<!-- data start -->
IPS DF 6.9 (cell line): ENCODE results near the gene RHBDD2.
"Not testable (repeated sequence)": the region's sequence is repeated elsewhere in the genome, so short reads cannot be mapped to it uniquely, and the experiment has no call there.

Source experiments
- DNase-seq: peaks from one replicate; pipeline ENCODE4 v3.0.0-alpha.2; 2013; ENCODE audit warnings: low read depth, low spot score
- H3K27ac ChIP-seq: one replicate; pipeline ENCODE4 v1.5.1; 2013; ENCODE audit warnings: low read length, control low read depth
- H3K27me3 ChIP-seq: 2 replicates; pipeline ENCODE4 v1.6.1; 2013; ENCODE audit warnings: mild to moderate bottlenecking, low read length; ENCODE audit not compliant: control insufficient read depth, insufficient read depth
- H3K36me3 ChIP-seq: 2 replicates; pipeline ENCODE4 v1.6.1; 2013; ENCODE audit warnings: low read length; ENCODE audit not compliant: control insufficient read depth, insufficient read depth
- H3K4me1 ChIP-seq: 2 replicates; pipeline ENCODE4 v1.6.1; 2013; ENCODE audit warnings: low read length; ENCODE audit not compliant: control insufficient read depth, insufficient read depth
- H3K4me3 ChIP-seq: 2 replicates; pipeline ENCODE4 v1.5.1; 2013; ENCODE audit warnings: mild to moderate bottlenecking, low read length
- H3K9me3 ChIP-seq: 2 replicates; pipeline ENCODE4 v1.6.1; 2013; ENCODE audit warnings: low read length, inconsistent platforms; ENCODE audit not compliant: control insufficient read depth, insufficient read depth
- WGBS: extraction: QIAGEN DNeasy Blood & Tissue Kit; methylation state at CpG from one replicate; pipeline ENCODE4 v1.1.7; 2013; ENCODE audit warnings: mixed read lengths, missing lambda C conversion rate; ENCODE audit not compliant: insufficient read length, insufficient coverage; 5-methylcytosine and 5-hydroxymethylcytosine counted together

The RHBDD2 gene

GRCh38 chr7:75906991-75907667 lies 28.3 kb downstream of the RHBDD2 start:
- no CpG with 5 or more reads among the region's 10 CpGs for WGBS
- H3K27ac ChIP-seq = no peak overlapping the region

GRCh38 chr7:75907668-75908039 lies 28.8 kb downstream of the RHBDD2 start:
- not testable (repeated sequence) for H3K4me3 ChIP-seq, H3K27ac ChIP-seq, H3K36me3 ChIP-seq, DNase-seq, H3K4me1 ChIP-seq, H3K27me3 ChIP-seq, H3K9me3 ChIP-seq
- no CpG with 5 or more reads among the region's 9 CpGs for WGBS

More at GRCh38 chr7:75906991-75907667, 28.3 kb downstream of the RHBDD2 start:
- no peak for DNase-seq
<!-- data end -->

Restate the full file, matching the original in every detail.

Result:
IPS DF 6.9 (cell line): ENCODE results near the gene RHBDD2.
"Not testable (repeated sequence)": the region's sequence is repeated elsewhere in the genome, so short reads cannot be mapped to it uniquely, and the experiment has no call there.

Source experiments
- DNase-seq: peaks from one replicate; pipeline ENCODE4 v3.0.0-alpha.2; 2013; ENCODE audit warnings: low read depth, low spot score
- H3K27ac ChIP-seq: one replicate; pipeline ENCODE4 v1.5.1; 2013; ENCODE audit warnings: low read length, control low read depth
- H3K27me3 ChIP-seq: 2 replicates; pipeline ENCODE4 v1.6.1; 2013; ENCODE audit warnings: mild to moderate bottlenecking, low read length; ENCODE audit not compliant: control insufficient read depth, insufficient read depth
- H3K36me3 ChIP-seq: 2 replicates; pipeline ENCODE4 v1.6.1; 2013; ENCODE audit warnings: low read length; ENCODE audit not compliant: control insufficient read depth, insufficient read depth
- H3K4me1 ChIP-seq: 2 replicates; pipeline ENCODE4 v1.6.1; 2013; ENCODE audit warnings: low read length; ENCODE audit not compliant: control insufficient read depth, insufficient read depth
- H3K4me3 ChIP-seq: 2 replicates; pipeline ENCODE4 v1.5.1; 2013; ENCODE audit warnings: mild to moderate bottlenecking, low read length
- H3K9me3 ChIP-seq: 2 replicates; pipeline ENCODE4 v1.6.1; 2013; ENCODE audit warnings: low read length, inconsistent platforms; ENCODE audit not compliant: control insufficient read depth, insufficient read depth
- WGBS: extraction: QIAGEN DNeasy Blood & Tissue Kit; methylation state at CpG from one replicate; pipeline ENCODE4 v1.1.7; 2013; ENCODE audit warnings: mixed read lengths, missing lambda C conversion rate; ENCODE audit not compliant: insufficient read length, insufficient coverage; 5-methylcytosine and 5-hydroxymethylcytosine counted together

The RHBDD2 gene

GRCh38 chr7:75906991-75907667 lies 28.3 kb downstream of the RHBDD2 start:
- no CpG with 5 or more reads among the region's 10 CpGs for WGBS
- H3K27ac ChIP-seq = no peak overlapping the region

GRCh38 chr7:75907668-75908039 lies 28.8 kb downstream of the RHBDD2 start:
- not testable (repeated sequence) for H3K4me3 ChIP-seq, H3K27ac ChIP-seq, H3K36me3 ChIP-seq, DNase-seq, H3K4me1 ChIP-seq, H3K27me3 ChIP-seq, H3K9me3 ChIP-seq
- no CpG with 5 or more reads among the region's 9 CpGs for WGBS

More at GRCh38 chr7:75906991-75907667, 28.3 kb downstream of the RHBDD2 start:
- no peak for DNase-seq